Writer: Sara Suarez
2 min read September 2021 — As the floodwaters settle on the Northeast coast and cities assess the damage from Hurricane Ida, the pending federal infrastructure bill could be the solution for cities like Philadelphia to make infrastructure improvements and be better prepared to face future disasters.
The destruction from Ida in Philadelphia was significant. The Schuylkill river overflowed, leaving entire neighborhoods, such as Manayunk, paralyzed. Amtrak stopped its operations for several days. Even utility company Aqua had to issue a communication via Twitter asking residents to stop all non-essential use of water. Five people have died so far from storm-related incidents in Philadelphia alone, according to the Philadelphia Inquirer.
Philly received on average three to five inches of rain during the storm, but some places saw up to eight. The Schuylkill River, for example, had not reached the levels seen due to the storm in 100 years, according to Politico. The river’s waters caused destruction that will take the city months to clean up.
Funds from the looming infrastructure bill will help shore up the state’s structures, including those in Philadelphia. The Pittsburgh Post-Gazette estimated that the state would receive $11.3 billion for roads, $1.6 billion for bridges, and $2.8 billion for public transit. This money would cover climate-related projects that government officials request for their communities, like the $500 million flood mitigation and water infrastructure bill for Eastwick.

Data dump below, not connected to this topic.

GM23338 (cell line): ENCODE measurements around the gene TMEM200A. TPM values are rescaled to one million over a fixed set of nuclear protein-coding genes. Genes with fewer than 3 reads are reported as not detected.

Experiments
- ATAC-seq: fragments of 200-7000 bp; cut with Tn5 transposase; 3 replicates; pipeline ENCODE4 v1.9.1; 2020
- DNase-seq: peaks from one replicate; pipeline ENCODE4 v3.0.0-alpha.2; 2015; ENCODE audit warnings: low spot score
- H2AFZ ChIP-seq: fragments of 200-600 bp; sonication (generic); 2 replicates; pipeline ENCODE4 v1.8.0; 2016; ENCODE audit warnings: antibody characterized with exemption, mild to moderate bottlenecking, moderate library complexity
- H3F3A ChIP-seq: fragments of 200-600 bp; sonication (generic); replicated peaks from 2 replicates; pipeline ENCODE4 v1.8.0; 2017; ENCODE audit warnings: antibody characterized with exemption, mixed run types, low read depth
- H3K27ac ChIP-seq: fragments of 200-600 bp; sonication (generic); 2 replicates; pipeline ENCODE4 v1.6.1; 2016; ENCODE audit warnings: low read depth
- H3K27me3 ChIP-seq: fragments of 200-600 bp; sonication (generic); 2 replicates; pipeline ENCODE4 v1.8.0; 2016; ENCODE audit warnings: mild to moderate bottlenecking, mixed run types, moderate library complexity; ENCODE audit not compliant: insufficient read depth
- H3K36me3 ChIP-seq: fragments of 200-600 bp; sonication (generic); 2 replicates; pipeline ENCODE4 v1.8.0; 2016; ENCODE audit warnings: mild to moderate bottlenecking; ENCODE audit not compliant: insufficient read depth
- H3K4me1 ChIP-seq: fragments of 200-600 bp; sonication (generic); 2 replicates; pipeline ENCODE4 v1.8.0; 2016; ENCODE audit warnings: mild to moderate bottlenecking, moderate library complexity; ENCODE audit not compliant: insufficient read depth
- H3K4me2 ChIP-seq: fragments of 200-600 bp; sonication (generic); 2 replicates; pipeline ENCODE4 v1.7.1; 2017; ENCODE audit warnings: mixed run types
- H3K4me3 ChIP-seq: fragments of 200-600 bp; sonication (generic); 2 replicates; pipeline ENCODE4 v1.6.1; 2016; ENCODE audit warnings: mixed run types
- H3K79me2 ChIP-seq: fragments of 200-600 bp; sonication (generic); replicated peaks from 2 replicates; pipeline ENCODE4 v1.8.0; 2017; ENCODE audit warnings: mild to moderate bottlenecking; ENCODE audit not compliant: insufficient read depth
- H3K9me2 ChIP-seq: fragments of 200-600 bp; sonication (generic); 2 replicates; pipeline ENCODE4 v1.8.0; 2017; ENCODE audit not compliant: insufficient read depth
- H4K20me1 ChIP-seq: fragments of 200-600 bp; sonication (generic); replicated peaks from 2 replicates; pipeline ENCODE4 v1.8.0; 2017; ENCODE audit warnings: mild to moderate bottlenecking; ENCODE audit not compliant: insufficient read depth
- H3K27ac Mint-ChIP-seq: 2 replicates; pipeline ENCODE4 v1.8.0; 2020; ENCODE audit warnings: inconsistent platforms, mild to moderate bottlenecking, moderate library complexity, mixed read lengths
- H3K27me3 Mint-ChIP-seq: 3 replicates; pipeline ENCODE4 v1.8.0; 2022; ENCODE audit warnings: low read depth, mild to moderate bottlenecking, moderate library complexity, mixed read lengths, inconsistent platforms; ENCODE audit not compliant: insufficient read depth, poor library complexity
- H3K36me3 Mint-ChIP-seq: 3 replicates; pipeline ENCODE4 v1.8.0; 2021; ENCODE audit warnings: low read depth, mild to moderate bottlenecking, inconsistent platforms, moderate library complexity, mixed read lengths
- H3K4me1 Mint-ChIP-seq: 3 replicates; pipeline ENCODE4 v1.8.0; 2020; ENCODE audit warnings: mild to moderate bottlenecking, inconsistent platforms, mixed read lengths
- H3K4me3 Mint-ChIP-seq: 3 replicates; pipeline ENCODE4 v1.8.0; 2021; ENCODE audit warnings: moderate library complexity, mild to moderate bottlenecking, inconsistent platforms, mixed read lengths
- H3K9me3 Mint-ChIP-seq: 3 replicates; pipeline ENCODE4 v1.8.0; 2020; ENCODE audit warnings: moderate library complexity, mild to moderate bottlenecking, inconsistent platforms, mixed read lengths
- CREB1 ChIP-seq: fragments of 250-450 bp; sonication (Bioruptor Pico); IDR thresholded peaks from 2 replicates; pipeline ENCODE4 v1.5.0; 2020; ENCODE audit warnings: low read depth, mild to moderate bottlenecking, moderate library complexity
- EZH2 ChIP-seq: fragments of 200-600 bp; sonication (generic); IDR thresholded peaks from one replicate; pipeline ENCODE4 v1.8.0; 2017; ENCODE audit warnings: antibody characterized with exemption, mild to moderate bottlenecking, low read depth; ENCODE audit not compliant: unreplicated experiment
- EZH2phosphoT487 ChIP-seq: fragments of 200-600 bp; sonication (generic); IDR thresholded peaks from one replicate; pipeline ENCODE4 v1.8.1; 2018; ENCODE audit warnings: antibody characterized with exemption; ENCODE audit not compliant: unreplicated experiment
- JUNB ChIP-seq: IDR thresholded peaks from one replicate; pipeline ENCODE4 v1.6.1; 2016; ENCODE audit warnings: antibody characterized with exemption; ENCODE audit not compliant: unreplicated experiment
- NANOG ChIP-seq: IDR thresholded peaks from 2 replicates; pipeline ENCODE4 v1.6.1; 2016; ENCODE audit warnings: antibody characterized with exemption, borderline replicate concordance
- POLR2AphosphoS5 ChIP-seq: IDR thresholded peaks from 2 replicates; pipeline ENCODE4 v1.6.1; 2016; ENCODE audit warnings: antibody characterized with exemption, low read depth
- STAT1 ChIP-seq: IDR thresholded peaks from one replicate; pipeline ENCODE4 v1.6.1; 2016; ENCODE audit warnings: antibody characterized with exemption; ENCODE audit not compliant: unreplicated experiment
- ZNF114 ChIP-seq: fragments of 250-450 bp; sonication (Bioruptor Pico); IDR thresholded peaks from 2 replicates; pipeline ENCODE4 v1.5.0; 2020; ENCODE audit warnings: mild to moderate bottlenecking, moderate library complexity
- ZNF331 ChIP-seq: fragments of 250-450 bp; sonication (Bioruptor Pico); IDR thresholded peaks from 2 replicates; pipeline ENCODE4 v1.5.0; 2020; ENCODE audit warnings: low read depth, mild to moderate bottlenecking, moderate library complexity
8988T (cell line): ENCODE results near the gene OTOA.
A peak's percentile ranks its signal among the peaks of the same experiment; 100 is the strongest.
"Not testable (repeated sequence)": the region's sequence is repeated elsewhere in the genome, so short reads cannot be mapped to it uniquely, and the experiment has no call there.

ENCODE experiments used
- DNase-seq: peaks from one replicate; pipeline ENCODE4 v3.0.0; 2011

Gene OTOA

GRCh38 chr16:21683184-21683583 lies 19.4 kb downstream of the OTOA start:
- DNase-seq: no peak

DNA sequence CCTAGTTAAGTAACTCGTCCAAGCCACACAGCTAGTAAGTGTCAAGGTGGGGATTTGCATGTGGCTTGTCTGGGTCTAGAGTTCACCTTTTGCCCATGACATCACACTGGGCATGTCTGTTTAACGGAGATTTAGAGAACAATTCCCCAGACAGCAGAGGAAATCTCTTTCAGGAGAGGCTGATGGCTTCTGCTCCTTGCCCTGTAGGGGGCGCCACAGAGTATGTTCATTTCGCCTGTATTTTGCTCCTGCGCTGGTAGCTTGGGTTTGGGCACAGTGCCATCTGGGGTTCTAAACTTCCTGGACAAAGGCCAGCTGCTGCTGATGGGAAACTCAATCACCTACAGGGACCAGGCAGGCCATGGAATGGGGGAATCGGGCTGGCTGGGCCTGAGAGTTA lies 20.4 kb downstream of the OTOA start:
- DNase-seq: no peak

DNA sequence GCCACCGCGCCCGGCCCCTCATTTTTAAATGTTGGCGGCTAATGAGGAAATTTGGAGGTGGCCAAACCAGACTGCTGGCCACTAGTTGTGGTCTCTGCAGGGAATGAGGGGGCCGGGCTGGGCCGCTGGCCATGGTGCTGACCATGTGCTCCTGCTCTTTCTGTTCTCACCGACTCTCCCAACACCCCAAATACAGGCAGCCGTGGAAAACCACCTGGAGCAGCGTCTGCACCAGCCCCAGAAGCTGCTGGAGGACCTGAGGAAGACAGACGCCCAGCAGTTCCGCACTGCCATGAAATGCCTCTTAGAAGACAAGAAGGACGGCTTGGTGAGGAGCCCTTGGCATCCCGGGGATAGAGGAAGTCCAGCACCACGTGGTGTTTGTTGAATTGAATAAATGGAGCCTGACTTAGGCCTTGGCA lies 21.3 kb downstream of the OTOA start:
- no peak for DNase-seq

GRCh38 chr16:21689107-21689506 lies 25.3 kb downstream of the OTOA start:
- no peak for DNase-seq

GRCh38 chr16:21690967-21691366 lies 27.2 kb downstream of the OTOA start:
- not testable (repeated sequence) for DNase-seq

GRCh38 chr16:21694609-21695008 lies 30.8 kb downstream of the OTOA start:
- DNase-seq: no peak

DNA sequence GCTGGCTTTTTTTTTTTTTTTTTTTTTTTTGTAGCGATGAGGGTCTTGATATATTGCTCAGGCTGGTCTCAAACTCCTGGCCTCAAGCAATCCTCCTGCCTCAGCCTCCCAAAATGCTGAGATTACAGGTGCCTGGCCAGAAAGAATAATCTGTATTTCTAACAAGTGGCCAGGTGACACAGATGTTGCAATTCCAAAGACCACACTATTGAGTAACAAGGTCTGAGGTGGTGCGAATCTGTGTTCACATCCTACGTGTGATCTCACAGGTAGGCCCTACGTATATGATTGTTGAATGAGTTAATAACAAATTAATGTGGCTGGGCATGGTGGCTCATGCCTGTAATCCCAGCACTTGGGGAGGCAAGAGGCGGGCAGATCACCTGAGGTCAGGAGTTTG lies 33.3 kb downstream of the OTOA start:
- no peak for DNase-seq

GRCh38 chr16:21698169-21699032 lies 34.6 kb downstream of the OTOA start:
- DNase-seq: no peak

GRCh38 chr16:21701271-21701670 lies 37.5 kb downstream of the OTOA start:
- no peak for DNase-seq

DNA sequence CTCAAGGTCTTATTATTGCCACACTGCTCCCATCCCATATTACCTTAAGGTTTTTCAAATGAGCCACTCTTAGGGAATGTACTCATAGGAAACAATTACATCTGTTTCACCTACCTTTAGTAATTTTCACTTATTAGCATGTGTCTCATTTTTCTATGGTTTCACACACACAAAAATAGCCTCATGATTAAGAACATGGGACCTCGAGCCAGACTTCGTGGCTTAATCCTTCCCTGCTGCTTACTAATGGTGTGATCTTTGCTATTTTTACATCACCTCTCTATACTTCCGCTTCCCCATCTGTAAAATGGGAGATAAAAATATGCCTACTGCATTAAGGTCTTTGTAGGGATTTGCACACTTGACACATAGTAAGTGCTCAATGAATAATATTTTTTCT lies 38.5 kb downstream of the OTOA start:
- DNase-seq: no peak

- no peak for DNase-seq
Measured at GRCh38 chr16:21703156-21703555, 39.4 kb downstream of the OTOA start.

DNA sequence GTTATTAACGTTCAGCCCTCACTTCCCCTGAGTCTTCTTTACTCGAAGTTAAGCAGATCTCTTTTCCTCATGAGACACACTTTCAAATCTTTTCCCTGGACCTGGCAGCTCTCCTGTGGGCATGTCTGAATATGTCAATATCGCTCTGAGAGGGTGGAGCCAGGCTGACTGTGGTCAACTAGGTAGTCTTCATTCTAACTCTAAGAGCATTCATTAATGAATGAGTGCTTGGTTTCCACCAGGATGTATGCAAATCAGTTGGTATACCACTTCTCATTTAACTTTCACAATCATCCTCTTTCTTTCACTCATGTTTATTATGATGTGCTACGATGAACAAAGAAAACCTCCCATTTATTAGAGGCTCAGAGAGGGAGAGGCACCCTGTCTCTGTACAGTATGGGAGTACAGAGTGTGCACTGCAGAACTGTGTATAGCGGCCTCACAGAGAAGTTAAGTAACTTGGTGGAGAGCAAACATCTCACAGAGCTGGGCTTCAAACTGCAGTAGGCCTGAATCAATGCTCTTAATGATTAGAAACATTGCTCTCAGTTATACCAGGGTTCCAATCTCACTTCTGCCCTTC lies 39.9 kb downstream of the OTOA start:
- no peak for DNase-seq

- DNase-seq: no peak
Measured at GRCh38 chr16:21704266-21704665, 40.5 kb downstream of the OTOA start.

As noted by the Report Card for America’s Infrastructure of 2018, Philadelphia has been improving its score in construction by advancing 2,600 transportation projects, including roads and bridges. However, the city was also downgraded to the Ds in wastewater, drinking water, stormwater and waterways management. The Commonwealth got an overall grade of C- reflective of Pennsylvania’s old infrastructure and the lack of money for updating and maintaining it until now.
The infrastructure bill would come at a perfect time for Philadelphia. The package includes $46 billion for coastal defenses against flooding, like those in New Orleans, which were tested by Ida. Chuck Perrodin, the spokesperson for Louisiana’s Coastal Protection and Restoration Authority, told Politico the $14.5 billion new hurricane defenses around greater New Orleans “have passed with flying colors.”
So far, the estimated cost of losses caused by weather incidents is $25 billion for Ida, $65 billion for Katrina, $15 billion from Texas’ winter storm, and $10 billion from Hurricane Laura, according to estimates from credit rating agency Fitch. AP also estimates that the 22 climate disasters the United States experienced in 2020 resulted in losses in excess of $1 billion each. The infrastructure bill will devote money to fixing what is in dire need of maintenance and “future proofing” infrastructure to sustain more extreme climate events, according to Jeff Davis, a senior fellow at Washington think tank Eno Center for Transportation, as quoted in the AP article.